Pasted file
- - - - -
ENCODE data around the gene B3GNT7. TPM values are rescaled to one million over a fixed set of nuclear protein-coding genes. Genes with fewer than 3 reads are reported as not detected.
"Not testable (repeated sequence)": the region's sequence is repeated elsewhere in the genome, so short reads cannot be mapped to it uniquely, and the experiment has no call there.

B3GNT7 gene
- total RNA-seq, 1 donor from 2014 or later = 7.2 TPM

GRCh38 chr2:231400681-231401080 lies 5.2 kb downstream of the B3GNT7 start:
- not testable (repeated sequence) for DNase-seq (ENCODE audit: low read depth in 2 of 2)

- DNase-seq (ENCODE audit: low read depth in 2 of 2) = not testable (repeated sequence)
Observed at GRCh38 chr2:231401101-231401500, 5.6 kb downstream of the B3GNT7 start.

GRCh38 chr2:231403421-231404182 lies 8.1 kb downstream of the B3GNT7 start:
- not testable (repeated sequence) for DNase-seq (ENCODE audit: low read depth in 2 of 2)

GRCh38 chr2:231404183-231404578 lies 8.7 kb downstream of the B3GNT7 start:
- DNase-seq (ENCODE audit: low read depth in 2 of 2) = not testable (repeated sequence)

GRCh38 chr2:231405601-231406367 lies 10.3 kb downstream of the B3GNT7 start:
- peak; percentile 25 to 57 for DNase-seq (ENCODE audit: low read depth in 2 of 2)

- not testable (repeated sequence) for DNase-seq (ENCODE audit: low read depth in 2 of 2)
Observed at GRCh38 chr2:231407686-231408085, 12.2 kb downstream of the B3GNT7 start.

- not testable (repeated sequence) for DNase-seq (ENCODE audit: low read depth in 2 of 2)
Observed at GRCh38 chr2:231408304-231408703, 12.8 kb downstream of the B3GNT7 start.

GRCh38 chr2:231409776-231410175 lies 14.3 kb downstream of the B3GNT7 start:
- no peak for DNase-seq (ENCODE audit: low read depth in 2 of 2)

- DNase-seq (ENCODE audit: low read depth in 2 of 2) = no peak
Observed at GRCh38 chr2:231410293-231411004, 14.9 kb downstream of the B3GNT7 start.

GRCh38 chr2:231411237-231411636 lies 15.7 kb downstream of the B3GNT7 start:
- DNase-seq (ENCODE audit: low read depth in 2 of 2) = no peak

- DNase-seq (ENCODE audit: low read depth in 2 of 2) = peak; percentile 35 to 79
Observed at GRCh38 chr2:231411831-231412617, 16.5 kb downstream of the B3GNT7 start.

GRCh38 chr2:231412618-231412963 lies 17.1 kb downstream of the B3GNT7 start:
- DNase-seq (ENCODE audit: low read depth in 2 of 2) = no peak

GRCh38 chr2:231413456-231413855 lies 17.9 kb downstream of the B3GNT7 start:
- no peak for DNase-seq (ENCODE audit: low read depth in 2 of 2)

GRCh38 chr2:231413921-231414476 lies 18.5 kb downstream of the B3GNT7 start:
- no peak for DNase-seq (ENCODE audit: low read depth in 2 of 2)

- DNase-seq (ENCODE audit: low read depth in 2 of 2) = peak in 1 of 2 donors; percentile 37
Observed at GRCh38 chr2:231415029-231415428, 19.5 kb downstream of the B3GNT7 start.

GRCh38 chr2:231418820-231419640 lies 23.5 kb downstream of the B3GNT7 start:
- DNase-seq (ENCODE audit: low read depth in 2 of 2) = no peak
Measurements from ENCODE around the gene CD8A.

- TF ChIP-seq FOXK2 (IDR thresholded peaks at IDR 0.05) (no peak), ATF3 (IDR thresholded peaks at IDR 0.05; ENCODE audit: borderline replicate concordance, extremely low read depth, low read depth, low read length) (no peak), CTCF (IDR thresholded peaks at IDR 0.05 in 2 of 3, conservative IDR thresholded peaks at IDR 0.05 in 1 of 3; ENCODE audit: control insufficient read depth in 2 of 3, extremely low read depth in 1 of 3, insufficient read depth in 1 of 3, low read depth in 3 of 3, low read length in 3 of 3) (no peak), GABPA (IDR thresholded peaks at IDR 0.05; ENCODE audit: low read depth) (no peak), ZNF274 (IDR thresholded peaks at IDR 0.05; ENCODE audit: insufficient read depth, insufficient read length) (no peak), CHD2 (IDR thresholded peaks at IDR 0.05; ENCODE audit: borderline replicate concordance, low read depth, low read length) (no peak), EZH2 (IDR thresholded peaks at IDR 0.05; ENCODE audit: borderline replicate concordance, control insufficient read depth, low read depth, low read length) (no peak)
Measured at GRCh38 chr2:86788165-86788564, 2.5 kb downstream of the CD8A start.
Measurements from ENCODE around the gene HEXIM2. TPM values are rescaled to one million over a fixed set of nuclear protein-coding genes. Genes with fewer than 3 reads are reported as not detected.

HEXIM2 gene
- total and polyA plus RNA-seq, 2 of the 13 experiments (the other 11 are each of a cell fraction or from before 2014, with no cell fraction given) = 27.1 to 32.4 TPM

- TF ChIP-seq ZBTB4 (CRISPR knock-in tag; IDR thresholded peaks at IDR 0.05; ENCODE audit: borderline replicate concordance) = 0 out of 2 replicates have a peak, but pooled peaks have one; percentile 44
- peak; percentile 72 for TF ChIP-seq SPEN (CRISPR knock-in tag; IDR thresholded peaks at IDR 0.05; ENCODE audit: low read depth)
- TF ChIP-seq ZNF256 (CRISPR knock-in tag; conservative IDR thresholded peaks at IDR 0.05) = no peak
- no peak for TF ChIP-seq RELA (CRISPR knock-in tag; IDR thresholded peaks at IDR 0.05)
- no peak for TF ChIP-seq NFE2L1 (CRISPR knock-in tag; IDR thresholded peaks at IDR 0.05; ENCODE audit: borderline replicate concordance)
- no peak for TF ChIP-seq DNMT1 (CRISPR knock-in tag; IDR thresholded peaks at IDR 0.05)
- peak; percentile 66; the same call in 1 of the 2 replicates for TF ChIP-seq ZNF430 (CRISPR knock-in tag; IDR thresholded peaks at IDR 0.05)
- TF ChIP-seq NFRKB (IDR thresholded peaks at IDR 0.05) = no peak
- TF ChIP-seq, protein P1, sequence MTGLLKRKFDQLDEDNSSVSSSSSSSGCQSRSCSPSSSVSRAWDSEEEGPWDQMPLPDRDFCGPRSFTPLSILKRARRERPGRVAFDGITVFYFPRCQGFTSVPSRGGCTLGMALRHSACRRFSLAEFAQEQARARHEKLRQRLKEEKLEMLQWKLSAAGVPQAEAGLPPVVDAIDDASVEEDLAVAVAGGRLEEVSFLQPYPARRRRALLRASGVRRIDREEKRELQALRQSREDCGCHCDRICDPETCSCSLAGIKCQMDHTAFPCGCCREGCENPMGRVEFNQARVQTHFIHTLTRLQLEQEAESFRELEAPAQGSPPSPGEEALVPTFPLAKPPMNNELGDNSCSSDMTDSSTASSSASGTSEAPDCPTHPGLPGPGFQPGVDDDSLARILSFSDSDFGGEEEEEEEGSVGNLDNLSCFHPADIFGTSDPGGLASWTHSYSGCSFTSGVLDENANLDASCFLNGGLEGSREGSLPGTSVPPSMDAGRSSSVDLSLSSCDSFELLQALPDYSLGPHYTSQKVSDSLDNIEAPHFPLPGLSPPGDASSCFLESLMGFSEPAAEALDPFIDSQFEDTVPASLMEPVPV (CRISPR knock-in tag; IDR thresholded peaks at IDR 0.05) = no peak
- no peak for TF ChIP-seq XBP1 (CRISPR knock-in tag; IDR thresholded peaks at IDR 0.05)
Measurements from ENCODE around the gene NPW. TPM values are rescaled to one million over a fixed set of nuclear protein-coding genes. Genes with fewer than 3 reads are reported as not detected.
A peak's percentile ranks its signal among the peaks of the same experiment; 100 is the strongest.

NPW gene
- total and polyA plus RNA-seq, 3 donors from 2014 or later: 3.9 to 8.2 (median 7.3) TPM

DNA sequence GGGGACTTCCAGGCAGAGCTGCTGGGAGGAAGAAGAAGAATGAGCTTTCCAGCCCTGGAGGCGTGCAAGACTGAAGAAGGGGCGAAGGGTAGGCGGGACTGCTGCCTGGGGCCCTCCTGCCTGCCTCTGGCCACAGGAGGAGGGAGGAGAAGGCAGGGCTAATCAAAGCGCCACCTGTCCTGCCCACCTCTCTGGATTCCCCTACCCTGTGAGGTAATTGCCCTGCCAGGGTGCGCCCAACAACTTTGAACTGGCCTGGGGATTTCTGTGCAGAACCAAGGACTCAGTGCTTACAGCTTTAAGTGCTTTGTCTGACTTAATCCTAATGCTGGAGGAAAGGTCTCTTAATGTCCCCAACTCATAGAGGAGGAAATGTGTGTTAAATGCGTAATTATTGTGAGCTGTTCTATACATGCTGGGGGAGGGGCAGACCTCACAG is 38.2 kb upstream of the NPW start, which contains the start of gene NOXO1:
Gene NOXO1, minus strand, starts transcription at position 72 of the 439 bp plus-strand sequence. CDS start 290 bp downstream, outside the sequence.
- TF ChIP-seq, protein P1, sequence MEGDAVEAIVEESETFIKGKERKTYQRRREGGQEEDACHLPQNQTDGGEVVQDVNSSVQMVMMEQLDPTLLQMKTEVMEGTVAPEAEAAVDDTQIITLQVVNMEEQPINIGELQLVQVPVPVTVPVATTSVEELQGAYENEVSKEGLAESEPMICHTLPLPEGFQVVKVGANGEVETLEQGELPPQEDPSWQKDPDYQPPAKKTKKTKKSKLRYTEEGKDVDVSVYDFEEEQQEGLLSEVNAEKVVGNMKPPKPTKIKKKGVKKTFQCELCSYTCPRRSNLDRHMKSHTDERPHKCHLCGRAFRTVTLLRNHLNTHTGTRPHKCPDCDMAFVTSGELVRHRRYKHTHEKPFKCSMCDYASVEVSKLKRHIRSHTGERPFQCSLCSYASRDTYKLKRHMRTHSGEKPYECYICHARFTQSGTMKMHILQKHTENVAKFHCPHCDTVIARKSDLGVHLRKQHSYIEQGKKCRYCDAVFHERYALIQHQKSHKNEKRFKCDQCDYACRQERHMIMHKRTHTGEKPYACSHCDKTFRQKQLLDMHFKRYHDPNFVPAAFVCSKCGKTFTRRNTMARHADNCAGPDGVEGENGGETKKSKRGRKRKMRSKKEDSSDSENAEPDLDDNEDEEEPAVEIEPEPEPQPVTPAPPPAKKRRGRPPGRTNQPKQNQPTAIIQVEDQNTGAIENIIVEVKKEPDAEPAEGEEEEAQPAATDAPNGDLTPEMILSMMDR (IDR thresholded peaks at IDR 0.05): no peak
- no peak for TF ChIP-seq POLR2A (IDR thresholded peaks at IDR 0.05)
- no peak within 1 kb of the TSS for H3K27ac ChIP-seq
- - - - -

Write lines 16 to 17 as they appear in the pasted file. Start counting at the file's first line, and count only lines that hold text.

Observed at GRCh38 chr2:231407686-231408085, 12.2 kb downstream of the B3GNT7 start.

- not testable (repeated sequence) for DNase-seq (ENCODE audit: low read depth in 2 of 2)